They were full of shit.
The islands to the south of Peru were thick with seabird guano. It made excellent fertiliser, and Peru millions. They exported it all over the world. In 1864, the Spanish used a flimsy excuse to occupy the islands, and Peru, Bolivia and Chile went to war with them and won. It was the first time that nations had fought over bird shit.
Then, when saltpetre from the Bolivian desert became even more marketable than seabird crap, a Chilean company secured the right to mine it free of tax. But Bolivia reneged. Talks went nowhere, and they ended up at war. Peru joined in on the Bolivian side. But Chile resoundingly won and shifted its border hundreds of miles north through Bolivia and into Peru. Bolivia lost its saltpetre deposits and coastline; Peru lost some of its guano. There is bitterness about it still, 130 years later.
The Chilean army marched on San Pedro de Atacama in 1879 and Bolivia never saw it again. It is an arty, bohemian enclave now, a charming place. Adobe shoeboxes with peeling whitewash and beaten up doors line the main road and half a dozen side streets. The shops sell copper jewellery, textiles and indigenous art. Alternative types sit in the plaza in the shade of the trees overlooking a cute little colonial church.
Two jeeploads of us arrived from Bolivia and, whether it was the waves of positive energy the hippies claim to feel, or the stupefying sun, or just a sense of release after three days driving across the altiplano, everyone seemed to be in a party mood. We went out en masse to eat, swapped stories about scams and overnight buses, and stayed on until late for cocktails. Some peeled off to their hostels, and the rest of us went looking for a club.
But San Pedro is not as liberal as it seems. There are no clubs, no late bars; in fact, no bars at all outside of the restaurants. There is nowhere to drink legally after one in the morning, and nowhere where it is legal to dance. I discovered that later, though.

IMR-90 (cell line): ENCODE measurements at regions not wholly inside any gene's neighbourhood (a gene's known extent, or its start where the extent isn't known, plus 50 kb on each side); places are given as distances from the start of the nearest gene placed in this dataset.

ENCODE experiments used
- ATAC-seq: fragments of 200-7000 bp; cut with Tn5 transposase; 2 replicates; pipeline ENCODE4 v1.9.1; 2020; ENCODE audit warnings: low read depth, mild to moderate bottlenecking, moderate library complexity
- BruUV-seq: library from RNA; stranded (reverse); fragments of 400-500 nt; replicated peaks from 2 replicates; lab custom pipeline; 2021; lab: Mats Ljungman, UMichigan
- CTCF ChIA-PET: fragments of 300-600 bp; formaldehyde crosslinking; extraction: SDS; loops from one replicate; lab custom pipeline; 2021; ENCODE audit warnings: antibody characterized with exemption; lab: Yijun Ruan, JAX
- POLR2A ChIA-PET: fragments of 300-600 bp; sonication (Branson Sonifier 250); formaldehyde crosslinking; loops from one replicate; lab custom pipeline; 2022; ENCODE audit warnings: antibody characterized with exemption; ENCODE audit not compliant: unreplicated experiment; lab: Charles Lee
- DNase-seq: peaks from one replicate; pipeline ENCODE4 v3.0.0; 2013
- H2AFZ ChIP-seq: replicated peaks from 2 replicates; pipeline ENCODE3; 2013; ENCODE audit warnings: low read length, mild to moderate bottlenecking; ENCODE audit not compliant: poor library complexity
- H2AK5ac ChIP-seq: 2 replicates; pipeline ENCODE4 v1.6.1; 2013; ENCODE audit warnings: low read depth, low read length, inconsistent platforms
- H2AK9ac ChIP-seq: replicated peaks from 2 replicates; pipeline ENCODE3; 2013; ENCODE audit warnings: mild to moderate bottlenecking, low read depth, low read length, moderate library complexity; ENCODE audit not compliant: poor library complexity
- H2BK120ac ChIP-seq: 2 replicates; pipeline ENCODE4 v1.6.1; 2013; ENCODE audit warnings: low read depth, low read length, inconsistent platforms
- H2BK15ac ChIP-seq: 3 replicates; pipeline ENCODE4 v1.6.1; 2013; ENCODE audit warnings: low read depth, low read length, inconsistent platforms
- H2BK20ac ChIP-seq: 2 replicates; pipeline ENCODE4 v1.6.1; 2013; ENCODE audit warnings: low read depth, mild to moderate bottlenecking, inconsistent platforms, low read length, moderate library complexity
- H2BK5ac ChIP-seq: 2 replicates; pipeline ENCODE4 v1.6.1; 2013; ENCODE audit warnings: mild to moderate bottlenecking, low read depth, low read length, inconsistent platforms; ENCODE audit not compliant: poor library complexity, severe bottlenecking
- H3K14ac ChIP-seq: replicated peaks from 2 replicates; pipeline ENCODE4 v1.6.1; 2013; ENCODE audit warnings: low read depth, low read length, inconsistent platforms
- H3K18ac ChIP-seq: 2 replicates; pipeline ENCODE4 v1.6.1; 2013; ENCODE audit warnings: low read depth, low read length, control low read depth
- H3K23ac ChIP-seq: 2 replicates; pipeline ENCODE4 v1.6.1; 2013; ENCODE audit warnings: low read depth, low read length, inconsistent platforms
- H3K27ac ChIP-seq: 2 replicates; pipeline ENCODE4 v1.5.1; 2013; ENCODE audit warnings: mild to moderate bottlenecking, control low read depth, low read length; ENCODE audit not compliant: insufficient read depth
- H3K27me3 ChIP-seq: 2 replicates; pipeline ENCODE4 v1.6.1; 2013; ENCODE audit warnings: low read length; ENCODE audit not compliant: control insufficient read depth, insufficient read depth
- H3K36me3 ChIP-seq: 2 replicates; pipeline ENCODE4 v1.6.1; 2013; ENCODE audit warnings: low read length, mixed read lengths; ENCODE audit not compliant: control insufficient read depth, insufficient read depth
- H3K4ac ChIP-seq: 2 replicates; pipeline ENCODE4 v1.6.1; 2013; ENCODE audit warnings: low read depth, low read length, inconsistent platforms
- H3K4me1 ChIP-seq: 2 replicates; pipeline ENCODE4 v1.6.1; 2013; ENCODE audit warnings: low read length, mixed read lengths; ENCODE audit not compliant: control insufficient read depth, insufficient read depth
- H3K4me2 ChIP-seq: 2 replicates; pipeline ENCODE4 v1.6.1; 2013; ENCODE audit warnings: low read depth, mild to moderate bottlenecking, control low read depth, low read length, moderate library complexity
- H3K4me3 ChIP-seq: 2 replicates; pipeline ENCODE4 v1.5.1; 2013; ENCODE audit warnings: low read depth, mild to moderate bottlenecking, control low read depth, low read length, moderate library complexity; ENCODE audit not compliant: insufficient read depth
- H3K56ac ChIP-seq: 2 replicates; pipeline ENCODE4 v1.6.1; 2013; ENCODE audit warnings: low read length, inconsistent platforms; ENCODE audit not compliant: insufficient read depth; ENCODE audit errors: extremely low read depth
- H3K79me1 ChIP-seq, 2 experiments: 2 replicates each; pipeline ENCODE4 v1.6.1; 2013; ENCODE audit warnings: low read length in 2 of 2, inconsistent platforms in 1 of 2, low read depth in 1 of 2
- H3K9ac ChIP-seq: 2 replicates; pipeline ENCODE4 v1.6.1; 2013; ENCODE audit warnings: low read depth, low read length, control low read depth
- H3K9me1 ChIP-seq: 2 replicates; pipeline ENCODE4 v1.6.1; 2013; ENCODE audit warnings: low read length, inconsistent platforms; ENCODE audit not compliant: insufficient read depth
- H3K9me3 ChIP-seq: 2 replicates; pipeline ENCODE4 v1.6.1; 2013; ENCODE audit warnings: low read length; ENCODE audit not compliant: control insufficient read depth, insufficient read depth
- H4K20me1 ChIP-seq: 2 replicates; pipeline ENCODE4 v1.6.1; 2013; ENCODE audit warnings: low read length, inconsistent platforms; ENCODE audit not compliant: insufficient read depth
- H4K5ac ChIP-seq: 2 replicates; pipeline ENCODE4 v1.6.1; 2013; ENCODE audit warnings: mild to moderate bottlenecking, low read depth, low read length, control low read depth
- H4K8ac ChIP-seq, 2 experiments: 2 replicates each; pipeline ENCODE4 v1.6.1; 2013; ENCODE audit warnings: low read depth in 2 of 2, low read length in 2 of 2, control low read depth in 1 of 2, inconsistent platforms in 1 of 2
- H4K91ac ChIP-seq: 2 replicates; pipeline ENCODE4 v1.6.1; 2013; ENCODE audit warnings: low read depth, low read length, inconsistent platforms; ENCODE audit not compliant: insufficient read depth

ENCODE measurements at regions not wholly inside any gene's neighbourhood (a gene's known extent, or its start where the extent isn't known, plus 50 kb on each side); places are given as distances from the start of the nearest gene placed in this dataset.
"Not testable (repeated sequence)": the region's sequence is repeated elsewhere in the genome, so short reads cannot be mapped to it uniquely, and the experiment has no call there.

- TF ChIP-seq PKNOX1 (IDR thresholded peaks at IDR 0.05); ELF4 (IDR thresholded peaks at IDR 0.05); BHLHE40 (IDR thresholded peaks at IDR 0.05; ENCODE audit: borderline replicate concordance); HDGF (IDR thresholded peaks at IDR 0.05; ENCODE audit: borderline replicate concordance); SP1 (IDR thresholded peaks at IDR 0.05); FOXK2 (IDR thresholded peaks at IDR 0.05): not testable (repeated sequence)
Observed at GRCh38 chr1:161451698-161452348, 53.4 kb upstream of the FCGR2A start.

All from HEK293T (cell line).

Some locals invited us to a beach party, which was a puzzle because San Pedro is a long way from the coast. Or at least it would have been a puzzle if any of us had been sober. I was not happy with the idea of following them out of town and down a dark lane and away from any houses; but dozens of gringos joined the procession, travellers who had stopped off on their way north or south.
We bought beer from a guy who had stockpiled a few crates and was selling it off can by can, and we plodded up and down the dusty hills, shouting and giggling and talking crap, and the drunkest of our crowd fell over a lot, until we eventually got to the ‘beach’. It was a quarry. The party was a hippie with a Spanish guitar and a bunch of his mates quietly singing along. It was hardly Ko Pha Ngan. But it was all there was in San Pedro.
There was an earthquake next morning which shook the town and knocked things off shelves, but no one who had been to the party noticed. I stumbled out into the blinding sun and trudged in agony to the restobar on the corner, where I ordered two cafés con leche and a medium-sized pizza for breakfast.
My head throbbed, my stomach churned and my mouth felt lined with guano.
© Richard Senior 2015